Relaxing family vacations weren’t so relaxing for dad
It was 1970 and I’d just come home with my new paperback, “King of the Grizzlies,” a 50-cent treasure from my Scholastic Book Club order.
“Stash it in the camper for the trip,” Mom ordered.
I couldn’t wait for vacation to begin so that I could dig into the mess of books Mom bought to keep us quiet. And quiet we would be, unless little brothers Tim and Dan wanted to touch the fresh 160-page Walt Disney’s Comic Digest before I got to enjoy it. Timmy might crinkle Goofy or Danny might spill chocolate milk on Donald Duck, and then there’d be war.
Dad rented the camper for our pickup truck that year because a decade of family vacations to aquariums, museums and landmarks was wearing him out.
He patted the camper and told Mom, “With this baby, you and I can ride in the cab and the boys can smack each other around back here in peace and quiet.”
Before the year of the camper, Mom and Dad tossed us in the back seat of a car, where we bounced around mile after mile. I admit, the constant screaming did get annoying: “Stop kicking the back of my seat!” and “I’ll turn this car around right now.”
Backseat seat belts were not a thing in those days, so we were free to ricochet off the doors, back window shelf and seats — and to engage in a little yelling of our own: “I’m not touching you!” and “Are we there yet?”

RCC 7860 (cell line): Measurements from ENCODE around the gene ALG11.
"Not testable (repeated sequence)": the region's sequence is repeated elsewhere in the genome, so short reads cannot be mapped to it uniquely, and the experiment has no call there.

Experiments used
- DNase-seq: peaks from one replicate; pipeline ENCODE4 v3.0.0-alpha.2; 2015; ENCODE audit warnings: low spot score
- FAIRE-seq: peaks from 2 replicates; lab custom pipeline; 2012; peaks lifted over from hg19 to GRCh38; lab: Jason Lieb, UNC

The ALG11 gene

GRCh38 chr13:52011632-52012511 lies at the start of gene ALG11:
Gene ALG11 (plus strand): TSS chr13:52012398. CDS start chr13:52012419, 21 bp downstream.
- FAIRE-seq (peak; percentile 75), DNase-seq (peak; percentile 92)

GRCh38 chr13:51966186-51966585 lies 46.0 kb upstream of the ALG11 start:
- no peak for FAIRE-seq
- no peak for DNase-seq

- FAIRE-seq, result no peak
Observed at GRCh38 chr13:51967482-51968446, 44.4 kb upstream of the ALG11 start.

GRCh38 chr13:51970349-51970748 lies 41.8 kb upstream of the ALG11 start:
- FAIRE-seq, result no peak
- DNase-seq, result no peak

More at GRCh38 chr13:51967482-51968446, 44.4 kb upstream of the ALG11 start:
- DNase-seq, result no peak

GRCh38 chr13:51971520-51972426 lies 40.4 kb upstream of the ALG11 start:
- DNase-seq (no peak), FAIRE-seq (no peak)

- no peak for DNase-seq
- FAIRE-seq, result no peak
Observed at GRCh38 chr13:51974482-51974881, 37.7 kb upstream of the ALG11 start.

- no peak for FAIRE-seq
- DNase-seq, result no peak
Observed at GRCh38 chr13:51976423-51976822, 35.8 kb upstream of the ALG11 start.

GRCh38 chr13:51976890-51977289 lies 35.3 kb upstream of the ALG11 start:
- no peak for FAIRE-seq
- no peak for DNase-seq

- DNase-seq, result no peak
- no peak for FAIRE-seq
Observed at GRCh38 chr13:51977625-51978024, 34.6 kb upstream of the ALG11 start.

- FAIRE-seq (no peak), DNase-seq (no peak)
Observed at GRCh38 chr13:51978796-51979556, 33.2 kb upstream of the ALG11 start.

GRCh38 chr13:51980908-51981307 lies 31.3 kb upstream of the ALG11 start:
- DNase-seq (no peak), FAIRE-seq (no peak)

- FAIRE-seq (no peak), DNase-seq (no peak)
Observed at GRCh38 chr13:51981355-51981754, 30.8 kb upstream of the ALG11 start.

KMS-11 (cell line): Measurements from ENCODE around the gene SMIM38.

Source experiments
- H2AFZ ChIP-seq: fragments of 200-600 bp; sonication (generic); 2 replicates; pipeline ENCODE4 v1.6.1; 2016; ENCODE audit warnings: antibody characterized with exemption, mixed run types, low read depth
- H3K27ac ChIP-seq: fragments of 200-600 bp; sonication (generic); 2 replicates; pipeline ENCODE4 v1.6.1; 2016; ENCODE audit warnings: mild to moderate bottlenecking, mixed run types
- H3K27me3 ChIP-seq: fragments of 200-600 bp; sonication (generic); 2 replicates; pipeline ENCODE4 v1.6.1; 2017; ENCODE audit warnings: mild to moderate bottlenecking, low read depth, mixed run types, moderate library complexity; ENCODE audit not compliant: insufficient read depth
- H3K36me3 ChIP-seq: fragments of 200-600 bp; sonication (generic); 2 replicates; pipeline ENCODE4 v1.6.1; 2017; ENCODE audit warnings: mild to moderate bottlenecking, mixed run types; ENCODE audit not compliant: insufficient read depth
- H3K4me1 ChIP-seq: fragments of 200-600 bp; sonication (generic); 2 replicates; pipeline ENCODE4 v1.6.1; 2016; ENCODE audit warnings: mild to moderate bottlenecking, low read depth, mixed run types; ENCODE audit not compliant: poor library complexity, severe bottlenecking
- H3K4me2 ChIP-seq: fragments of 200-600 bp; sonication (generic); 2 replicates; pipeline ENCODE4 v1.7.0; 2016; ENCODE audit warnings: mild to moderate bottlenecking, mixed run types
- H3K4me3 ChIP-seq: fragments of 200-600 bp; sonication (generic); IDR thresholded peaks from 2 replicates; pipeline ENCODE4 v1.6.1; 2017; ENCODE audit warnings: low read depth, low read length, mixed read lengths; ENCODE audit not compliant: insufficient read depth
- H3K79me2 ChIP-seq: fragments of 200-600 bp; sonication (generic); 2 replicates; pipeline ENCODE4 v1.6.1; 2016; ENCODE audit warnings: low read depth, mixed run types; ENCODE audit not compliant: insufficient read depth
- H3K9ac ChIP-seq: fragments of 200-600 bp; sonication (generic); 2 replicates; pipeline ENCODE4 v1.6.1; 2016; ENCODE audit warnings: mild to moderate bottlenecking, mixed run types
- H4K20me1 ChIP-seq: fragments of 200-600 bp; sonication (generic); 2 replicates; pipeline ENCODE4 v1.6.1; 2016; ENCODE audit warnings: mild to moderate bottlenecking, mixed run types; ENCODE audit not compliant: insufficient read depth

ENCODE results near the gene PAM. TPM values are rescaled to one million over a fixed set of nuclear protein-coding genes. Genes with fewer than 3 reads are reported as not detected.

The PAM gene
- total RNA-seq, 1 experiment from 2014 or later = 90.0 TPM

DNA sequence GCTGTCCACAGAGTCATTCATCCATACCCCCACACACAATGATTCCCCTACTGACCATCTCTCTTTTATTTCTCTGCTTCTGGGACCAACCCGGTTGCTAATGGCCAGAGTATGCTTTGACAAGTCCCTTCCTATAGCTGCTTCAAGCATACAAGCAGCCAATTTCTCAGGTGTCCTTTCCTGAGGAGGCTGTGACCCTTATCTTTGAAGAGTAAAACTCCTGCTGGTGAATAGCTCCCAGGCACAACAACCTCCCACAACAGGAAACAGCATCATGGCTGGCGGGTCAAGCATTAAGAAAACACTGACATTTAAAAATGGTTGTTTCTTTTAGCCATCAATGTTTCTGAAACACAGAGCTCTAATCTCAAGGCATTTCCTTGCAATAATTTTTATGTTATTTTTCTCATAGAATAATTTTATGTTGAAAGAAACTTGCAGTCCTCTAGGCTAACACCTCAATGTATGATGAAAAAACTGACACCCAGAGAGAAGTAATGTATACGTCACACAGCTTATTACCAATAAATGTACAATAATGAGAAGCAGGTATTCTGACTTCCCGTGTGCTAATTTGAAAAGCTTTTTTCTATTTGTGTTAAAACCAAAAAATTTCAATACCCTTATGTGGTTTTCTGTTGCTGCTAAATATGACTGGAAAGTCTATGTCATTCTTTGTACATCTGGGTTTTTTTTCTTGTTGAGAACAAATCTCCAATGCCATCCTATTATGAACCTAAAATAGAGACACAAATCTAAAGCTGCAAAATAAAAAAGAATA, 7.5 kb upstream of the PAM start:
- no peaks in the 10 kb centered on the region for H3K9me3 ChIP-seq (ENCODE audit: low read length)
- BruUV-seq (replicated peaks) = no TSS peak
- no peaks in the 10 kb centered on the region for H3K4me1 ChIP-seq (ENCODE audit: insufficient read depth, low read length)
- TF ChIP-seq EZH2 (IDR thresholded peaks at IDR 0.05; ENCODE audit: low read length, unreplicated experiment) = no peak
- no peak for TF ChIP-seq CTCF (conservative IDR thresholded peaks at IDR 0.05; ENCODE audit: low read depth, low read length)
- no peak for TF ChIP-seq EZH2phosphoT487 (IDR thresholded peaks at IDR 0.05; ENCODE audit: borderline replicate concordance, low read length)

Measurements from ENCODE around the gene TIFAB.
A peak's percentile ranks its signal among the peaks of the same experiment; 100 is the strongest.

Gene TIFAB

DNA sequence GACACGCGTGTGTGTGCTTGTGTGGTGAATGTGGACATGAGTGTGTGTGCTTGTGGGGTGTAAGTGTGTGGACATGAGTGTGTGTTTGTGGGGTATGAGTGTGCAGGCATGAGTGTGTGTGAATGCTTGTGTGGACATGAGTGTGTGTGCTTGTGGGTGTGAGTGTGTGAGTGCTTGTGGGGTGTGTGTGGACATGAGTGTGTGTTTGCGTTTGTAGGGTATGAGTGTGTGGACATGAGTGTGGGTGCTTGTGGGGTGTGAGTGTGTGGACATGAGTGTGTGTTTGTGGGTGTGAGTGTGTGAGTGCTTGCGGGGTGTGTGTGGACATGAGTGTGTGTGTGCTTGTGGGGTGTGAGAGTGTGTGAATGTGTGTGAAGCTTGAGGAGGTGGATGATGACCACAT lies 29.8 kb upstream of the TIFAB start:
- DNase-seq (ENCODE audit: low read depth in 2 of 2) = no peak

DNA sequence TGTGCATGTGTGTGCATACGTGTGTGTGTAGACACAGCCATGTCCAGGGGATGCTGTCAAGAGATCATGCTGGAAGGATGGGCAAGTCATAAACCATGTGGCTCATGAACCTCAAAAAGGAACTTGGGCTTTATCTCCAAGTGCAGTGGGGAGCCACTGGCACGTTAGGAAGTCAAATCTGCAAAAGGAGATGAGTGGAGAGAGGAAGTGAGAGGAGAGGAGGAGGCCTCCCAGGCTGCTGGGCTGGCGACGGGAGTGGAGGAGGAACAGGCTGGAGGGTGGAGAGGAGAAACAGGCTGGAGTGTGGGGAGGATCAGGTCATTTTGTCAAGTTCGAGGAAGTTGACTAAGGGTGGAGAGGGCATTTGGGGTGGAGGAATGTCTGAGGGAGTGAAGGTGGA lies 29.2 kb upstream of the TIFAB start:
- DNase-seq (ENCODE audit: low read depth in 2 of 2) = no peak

Eventually, the car would wheeze and Dad would gasp into a roadside motel. Dad would collapse on a bed. We kids jumped all around him on the mattress hollering to go to the pool.
He’d roll over and groan at Mom, “Pat, tell me again about relaxing family vacations. When do we get to take one?”
“Why don’t you boys watch TV for a while. It’s in color,” Mom would say, pushing buttons on the boxy set mounted to the wall. While color TV was a big deal, watching Walter Cronkite talk about nuke treaties, Vietnam and jobs wasn’t nearly as exciting as a real, live, swimming pool!
“These boys are getting on my last nerve,” Dad would bellow from beneath his pillow. “Get my swim trunks out of the suitcase and stuff them in their little mouths.”
In a day or two, Dad would limp the car and the remains of his last nerve into a massive parking lot at the vacation destination. We boys jumped circles around Mom and Dad, asking insightful questions about the point of interest: “Can we go to the gift shop?” and “Where’s the bathroom?” and “I’m starved. Do they sell hot dogs?”
“Why would the museum of antique automobiles sell hot dogs?” Dad snapped. “You’d splotch mustard all over the seats of their 1923 Model T.”
“I don’t like mustard. I want ketchup on my hot dog. And relish.”
As the years ticked by, we kids aged into our sullen teenage years when we didn’t talk to adults, a baby sister was added to the menagerie, and band camps and show cows at the county fair replaced family vacations. Mom says Dad finally got some decent rest while we kids bounced around in a cow barn at the fair 20 miles away.
Now, a half-century later, I want to revisit that automobile museum. Our vacation cars probably are among the antiques now. If they have a 1968 mustard yellow station wagon on display, the grape juice stain on the backseat wasn’t my fault. The ketchup splotch, however…
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